The Last of Her Kind
Sigrid Nunez has established herself as an award-winning author whose work has grown more ambitious in scope, moving from autobiographical themes to larger historical concerns. Her first novel, A Feather on the Breath of God (1995), drew upon her mixed cultural heritage as a daughter of a Panamanian Chinese father and a German mother in a Brooklyn housing project. While the intervening novels, Naked Sleeper (1996) and Mitz: The Marmoset of Bloomsbury (1998), mostly portray the private world of writers, Nunez’s fourth novel, For Rouenna (2002), concerns a brazen, loudmouth woman, a former Army nurse, who narrates to a semiretired author what service in the Vietnam War was like. With this novel, Nunez hit upon the formula of using dramatically contrasting characters to help portray the complexities of class and race in a specific historical milieu.
The Last of Her Kind continues in this vein by dramatizing many of the cultural upheavals of the 1960’s through the perspectives of two young women who meet as roommates at Barnard College, part of Columbia University in New York City. While Georgette George comes from a poor area in upstate New York, Ann Drayton is from an upper-class family; she grew up with servants and had an entire floor of the house to herself. Ann is successful, smart, and hard-working. Her teachers think she will likely become a leader someday. Instead of being able to appreciate her background, however, Ann loathes the inequalities between the rich and the poor and therefore rejects the example of her parents. To Ann, her parents’ lifestyle is a “bourgeois horror show,” her world full of “white skin privilege” which she finds despicable because it benefits from the sufferings of the poor.
This impulse to reject her heritage causes her to embrace Georgette as a friend at first, but Georgette has too much experience with her abusive mother to want to romanticize her background. After an initial series of late-night talks in their dorm room, the two friends gradually grow apart, although Georgette keeps up with Ann’s exploits for much of the rest of her narrative.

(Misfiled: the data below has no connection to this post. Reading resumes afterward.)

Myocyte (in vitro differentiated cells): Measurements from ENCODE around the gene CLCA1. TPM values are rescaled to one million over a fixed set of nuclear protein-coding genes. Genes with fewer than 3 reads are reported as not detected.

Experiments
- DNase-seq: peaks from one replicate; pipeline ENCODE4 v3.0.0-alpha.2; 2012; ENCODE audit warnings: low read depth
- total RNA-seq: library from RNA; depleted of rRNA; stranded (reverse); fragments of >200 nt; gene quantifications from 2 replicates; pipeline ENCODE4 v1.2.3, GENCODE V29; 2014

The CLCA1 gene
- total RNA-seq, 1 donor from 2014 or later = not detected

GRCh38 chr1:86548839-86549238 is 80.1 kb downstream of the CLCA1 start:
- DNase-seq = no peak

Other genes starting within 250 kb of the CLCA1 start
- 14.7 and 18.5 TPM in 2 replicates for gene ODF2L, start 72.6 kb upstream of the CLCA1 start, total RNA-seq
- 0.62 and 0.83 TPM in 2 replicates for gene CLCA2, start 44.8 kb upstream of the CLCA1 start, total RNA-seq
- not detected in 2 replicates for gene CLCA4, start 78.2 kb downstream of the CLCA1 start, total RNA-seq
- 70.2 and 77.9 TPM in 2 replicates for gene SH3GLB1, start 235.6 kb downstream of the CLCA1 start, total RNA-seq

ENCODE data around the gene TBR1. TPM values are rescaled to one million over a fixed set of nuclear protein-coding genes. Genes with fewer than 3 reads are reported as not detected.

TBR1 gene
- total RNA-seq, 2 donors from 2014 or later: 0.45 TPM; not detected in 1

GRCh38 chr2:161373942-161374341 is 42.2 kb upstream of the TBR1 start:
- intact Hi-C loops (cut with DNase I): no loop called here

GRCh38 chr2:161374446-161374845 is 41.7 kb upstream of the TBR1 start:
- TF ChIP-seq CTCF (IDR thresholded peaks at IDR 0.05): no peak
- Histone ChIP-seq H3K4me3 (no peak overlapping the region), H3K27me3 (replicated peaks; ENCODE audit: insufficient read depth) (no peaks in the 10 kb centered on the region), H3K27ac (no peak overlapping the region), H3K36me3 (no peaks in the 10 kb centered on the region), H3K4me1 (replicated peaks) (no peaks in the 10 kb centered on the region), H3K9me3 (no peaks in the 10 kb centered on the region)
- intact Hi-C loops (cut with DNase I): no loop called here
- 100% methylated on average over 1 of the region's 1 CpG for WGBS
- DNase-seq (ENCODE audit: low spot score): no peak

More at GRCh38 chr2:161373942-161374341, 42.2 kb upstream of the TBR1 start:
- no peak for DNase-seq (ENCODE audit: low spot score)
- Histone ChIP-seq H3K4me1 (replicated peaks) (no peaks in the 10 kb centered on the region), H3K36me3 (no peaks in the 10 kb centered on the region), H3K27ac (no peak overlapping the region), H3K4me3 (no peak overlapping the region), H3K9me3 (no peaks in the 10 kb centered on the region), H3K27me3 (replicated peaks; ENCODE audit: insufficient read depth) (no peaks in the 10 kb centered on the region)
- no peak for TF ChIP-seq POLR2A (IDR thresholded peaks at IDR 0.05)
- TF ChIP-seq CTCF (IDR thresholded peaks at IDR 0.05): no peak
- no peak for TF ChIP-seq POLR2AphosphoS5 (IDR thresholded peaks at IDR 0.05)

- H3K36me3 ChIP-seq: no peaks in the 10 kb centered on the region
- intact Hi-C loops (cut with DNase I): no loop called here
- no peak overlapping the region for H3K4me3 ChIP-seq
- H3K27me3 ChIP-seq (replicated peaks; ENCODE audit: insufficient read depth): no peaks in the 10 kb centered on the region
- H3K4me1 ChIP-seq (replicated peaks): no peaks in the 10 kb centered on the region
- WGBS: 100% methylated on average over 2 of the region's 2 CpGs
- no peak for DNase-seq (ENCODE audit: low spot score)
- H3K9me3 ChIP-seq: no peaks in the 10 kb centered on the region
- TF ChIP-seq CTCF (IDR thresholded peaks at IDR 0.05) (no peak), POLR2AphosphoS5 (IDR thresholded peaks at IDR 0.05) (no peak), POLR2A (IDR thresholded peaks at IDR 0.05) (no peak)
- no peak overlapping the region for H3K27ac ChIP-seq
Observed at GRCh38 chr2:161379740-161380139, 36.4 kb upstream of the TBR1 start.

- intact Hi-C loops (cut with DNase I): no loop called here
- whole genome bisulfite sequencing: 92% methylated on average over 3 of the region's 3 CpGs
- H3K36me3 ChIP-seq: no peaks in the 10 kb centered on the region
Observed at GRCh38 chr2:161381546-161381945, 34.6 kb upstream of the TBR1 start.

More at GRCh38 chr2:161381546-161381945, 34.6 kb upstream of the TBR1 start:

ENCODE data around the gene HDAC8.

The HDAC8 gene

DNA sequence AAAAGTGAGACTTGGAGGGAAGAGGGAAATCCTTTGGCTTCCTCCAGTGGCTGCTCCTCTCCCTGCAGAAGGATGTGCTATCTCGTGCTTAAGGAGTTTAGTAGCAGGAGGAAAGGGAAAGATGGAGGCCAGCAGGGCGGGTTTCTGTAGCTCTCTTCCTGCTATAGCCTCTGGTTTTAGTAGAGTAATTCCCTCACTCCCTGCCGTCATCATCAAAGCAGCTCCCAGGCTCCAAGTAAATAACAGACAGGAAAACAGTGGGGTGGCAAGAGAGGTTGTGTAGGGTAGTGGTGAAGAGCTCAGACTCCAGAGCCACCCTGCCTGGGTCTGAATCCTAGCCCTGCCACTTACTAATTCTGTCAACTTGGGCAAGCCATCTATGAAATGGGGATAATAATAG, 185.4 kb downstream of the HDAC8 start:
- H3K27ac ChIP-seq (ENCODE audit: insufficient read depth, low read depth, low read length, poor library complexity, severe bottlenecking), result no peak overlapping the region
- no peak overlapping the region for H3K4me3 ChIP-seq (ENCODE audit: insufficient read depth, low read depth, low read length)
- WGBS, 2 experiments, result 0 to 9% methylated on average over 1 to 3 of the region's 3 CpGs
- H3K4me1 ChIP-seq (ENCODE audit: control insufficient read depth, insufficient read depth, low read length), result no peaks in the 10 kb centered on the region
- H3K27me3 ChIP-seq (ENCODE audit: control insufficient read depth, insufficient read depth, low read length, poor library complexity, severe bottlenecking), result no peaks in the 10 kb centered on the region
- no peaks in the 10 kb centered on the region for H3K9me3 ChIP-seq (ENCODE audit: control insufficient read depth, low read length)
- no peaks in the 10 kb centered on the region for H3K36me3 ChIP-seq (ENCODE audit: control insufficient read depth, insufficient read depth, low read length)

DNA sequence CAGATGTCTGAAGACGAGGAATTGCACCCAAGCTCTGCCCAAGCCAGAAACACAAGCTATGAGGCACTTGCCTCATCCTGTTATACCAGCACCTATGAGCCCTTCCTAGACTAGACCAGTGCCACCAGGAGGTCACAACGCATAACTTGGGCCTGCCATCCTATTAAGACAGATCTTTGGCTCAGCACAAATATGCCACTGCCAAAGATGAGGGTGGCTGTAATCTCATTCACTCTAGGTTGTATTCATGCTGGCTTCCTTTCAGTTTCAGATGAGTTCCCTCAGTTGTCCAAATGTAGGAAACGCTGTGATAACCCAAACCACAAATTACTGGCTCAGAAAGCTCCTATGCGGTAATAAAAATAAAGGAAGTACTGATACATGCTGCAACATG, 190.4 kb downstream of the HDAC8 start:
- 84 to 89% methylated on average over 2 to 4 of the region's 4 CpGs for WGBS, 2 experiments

Though the novel largely focuses on the two women, Nunez paints an interesting portrait of the unrest of the times. In 1968, college students were just learning how to revolt against the establishment and the Vietnam War. As Georgette puts it at one point, “This was the time when the whole world had begun to be riveted on the doings of youth.” Ann begins college by giving away all of her fancy clothes, and then her photograph, posing underneath posters of Ho Chi Minh and Malcolm X, is published in Newsweek magazine, with the quotation “What we want is for America finally to face up to its crimes.” While Georgette is ambivalent about political engagement, Ann embraces various radical causes that call into question both her class and her race. As Nunez has written,When I went off to college in ’68, I was amazed at the way students romanticized poor people and people of color, African-Americans in particular. It was fascinating to me, having grown up in the projects, to keep meeting people who claimed they wished they were black, and to watch some of them even trying or pretending to be black.
Ironically, given all of Ann’s efforts to champion their rights, often African Americans in the novel resent her efforts on their behalf.
The rebellious youth of the 1960’s had immense freedoms, but as a consequence some put themselves into risky situations that the hippie culture was reluctant to acknowledge. For instance, Georgette likes to walk through a dangerous New York City park and sing songs to herself. One day, a stranger accosts her, drags her underneath a tree, and rapes her. Because the college students have such an uneasy relationship with the police, she does not report it. Instead, once she learns of the crime, Ann gives Georgette over to her radical friend, Sasha, who drives Georgette home to her parents’ house and gives her some...
(The entire section is 1,874 words.)